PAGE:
I read this for an Old Norse-Icelandic literature course in which we translated some of the original text and read the entirety of it in translation. Needless to say, most things the Nose-Icelandic authors write are wild, even when it's a historical saga, like this one. Readers should be aware going in that this is not a straight up history - Snorri Sturluson certainly adds his own flair to historical events, and not everything is completely accurate. Still, it's a fun read for history buffs and I read this for an Old Norse-Icelandic literature course in which we translated some of the original text and read the entirety of it in translation. Needless to say, most things the Nose-Icelandic authors write are wild, even when it's a historical saga, like this one. Readers should be aware going in that this is not a straight up history - Snorri Sturluson certainly adds his own flair to historical events, and not everything is completely accurate. Still, it's a fun read for history buffs and anyone interested in Vikings. Things I Liked 1. Genre: King Harald’s Saga is a historical king’s saga, meaning that it isn’t filled with a lot of supernatural episodes, which casual readers might find more entertaining. For me, however, I loved reading a saga that showed a take on history, even though that history may be more fiction than fact. Snorri’s purpose in writing this saga seemed less about recording events and more about producing a portrait of King Harald, kind of like a historical fiction book. It was fun to read about events somewhat rooted in reality while also finding funny moments like Danish people carving anchors out of cheese as an insult to the Norwegians. 2. Prose and Verse: Snorri relies heavily on verse to lend credibility to his historical claims, but they also serve an aesthetic function. I liked having bits of poetry to break up the prose, and this poetry was often an expansion on a particular moment of the saga, whether that be an emotional one or a praise song for a particularly vicious warrior. It lent a certain depth to the overall narrative of the sage so reading didn’t just feel like a basic summary of events. 3. Character: King Harald is certainly the character. Though this saga is based on a historical figure, Snorri definitely elaborates to some degree to create a fantastical portrait of this Norwegian king. Harald is cunning and wiley while also being a great warrior - and yet, I found myself flipping back and forth on whether or not I liked him. He certainly keeps things interesting! 4. Supplementary Materials: This edition of King Harald’s Saga contains supplementary materials such as a helpful introduction, some geneological tables, maps, glossaries, etc. that are all enriching additions to the saga itself. For readers not familiar with medieval history or literature, these resources are invaluable for keeping track of everything that’s going on in the text. 5. Globalism: I really loved the fact that this saga doesn’t just take place in Scandanavia or Iceland. Harald travels to Russia and Constantinople where he meets a host of different characters, which I really enjoy seeing because it reminds me that medieval peoples weren’t just confined to their own little worlds. Things I Didn’t Like Honestly, there wasn’t anything, really. Anything against this saga would probably be based on personal preference rather than any innate faults with the texts itself (adjust for historical situatedness). Recommendations: This saga is definitely for the history enthusiast and anyone with an interest in medieval Norse-Icelandic culture. You might also like this saga if you're interested in the Norman Invasion and surrounding events, or are curious about cultures in contact in the medieval world.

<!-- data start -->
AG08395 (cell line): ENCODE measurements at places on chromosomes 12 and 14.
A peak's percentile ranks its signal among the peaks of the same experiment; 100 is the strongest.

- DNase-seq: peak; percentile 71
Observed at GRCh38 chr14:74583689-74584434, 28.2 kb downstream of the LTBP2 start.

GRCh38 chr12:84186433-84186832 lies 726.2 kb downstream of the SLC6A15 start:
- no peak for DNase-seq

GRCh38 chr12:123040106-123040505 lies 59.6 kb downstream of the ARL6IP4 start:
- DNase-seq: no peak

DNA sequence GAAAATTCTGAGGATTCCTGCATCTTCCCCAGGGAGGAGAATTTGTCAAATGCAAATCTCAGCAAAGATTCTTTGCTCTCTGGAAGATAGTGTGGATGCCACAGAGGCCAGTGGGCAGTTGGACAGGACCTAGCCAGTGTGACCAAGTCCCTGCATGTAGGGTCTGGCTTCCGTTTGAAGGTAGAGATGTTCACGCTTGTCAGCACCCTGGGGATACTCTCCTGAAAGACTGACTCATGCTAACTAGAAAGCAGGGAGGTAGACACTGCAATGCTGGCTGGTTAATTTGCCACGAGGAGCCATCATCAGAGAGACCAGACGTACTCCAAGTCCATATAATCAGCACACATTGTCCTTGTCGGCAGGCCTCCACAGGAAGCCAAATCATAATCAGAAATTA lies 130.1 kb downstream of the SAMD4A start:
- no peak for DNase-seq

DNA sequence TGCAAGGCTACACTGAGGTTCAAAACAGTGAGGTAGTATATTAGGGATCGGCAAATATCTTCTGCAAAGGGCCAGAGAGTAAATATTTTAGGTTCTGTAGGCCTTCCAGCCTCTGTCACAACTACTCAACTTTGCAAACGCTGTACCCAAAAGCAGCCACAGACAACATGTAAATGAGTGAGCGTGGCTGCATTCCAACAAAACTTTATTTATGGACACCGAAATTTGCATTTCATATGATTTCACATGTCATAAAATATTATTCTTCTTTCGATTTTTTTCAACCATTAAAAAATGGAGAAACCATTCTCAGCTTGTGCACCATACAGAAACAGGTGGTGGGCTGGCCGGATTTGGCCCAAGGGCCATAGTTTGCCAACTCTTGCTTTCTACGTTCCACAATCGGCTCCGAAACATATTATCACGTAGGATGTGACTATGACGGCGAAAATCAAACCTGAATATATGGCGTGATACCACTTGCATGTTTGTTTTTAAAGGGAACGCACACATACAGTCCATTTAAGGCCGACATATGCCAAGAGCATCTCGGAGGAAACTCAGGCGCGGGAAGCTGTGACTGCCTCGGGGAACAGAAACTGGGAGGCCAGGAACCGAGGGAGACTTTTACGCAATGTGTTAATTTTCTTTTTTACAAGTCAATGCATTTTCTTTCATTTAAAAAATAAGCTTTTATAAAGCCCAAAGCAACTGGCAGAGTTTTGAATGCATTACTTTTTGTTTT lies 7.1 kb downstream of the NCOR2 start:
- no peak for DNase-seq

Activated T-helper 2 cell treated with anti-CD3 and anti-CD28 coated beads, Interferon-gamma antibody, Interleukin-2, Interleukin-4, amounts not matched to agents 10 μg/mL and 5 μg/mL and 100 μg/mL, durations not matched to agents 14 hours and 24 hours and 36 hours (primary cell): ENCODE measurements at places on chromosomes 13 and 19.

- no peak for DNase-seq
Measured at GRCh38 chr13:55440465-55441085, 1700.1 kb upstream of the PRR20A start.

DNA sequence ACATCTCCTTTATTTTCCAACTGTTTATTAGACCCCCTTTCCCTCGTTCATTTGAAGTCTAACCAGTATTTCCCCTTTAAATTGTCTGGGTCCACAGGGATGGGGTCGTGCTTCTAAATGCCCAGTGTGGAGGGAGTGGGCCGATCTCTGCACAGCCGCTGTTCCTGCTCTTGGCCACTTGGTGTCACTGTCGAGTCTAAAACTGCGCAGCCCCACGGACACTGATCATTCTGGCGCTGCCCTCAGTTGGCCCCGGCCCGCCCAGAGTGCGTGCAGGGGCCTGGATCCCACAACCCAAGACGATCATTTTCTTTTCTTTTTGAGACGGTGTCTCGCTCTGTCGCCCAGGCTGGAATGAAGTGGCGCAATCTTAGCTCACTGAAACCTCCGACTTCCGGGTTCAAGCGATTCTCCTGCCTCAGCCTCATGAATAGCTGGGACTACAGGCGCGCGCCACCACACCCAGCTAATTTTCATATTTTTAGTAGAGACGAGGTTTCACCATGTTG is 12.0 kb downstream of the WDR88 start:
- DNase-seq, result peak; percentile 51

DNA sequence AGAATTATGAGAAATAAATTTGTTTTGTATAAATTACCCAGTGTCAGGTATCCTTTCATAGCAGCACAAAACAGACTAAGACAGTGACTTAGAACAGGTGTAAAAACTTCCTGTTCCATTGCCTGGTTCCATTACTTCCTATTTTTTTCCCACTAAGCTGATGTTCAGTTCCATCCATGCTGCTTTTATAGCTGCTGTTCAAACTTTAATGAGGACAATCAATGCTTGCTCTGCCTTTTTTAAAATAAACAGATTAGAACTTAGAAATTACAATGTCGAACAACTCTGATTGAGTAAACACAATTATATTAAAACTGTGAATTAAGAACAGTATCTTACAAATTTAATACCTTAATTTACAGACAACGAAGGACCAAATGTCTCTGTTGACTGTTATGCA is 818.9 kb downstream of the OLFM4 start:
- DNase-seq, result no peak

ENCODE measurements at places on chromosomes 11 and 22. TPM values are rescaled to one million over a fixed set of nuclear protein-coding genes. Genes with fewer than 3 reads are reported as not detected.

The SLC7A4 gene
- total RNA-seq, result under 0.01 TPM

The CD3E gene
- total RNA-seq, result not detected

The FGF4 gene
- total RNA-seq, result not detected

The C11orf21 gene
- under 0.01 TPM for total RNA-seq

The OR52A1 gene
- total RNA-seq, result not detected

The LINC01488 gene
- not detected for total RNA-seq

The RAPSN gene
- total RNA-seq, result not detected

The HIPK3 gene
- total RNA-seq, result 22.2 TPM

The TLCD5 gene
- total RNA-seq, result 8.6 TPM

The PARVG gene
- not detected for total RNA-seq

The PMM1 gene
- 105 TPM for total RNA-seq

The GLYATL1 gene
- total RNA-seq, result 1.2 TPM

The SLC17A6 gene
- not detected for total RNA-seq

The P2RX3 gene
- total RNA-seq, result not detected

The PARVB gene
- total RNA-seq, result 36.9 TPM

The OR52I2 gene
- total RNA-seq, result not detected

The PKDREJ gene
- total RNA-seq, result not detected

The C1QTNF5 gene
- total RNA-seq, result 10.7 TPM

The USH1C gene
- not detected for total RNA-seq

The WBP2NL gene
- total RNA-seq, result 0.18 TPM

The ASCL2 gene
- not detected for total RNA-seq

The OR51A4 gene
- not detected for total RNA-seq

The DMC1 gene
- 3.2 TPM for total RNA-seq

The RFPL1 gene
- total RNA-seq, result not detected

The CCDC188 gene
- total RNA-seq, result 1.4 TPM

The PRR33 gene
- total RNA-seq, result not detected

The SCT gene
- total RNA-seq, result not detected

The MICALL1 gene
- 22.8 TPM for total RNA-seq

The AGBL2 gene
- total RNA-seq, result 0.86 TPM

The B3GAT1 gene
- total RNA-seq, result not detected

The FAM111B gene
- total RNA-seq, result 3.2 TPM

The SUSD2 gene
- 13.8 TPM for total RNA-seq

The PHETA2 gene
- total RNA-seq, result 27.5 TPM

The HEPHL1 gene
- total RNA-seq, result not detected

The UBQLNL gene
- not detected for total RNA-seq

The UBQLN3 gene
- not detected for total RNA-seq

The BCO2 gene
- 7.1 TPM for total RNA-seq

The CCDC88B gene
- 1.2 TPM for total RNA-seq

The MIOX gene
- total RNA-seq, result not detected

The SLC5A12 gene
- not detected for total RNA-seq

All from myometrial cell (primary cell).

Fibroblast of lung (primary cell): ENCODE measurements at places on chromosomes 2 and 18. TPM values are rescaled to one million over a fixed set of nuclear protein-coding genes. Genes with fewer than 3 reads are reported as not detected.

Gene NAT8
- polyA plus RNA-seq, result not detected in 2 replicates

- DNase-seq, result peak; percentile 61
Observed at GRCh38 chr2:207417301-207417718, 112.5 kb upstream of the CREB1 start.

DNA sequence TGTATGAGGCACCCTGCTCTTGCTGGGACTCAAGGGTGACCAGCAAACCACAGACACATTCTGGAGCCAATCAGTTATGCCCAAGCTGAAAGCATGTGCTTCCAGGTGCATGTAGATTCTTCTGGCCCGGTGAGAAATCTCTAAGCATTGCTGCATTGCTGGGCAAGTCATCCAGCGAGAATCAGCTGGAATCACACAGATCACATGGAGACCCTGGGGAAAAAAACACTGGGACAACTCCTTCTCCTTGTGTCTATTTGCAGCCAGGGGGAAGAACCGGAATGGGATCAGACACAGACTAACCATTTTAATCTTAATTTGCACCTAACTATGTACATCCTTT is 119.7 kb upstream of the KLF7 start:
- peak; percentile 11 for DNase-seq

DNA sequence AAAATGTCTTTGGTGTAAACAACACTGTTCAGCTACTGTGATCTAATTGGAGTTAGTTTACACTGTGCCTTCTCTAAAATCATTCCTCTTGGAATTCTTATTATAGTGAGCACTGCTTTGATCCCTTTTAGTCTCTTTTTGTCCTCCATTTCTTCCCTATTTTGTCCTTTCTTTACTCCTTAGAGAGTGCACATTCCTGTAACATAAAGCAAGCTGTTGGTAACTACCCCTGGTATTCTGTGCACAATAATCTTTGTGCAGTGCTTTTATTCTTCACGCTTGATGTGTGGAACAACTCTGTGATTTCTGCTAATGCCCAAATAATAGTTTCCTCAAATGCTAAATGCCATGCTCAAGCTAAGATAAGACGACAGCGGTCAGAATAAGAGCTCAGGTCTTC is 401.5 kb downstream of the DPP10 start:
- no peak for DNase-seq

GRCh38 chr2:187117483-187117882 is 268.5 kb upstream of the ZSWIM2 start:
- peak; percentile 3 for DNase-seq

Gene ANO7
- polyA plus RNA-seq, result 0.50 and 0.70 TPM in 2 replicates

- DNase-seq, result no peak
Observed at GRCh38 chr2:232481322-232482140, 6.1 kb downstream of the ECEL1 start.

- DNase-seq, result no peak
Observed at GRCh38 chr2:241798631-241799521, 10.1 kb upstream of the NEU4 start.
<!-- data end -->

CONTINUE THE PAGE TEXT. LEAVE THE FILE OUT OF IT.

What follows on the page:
10. 5 out of 5

    James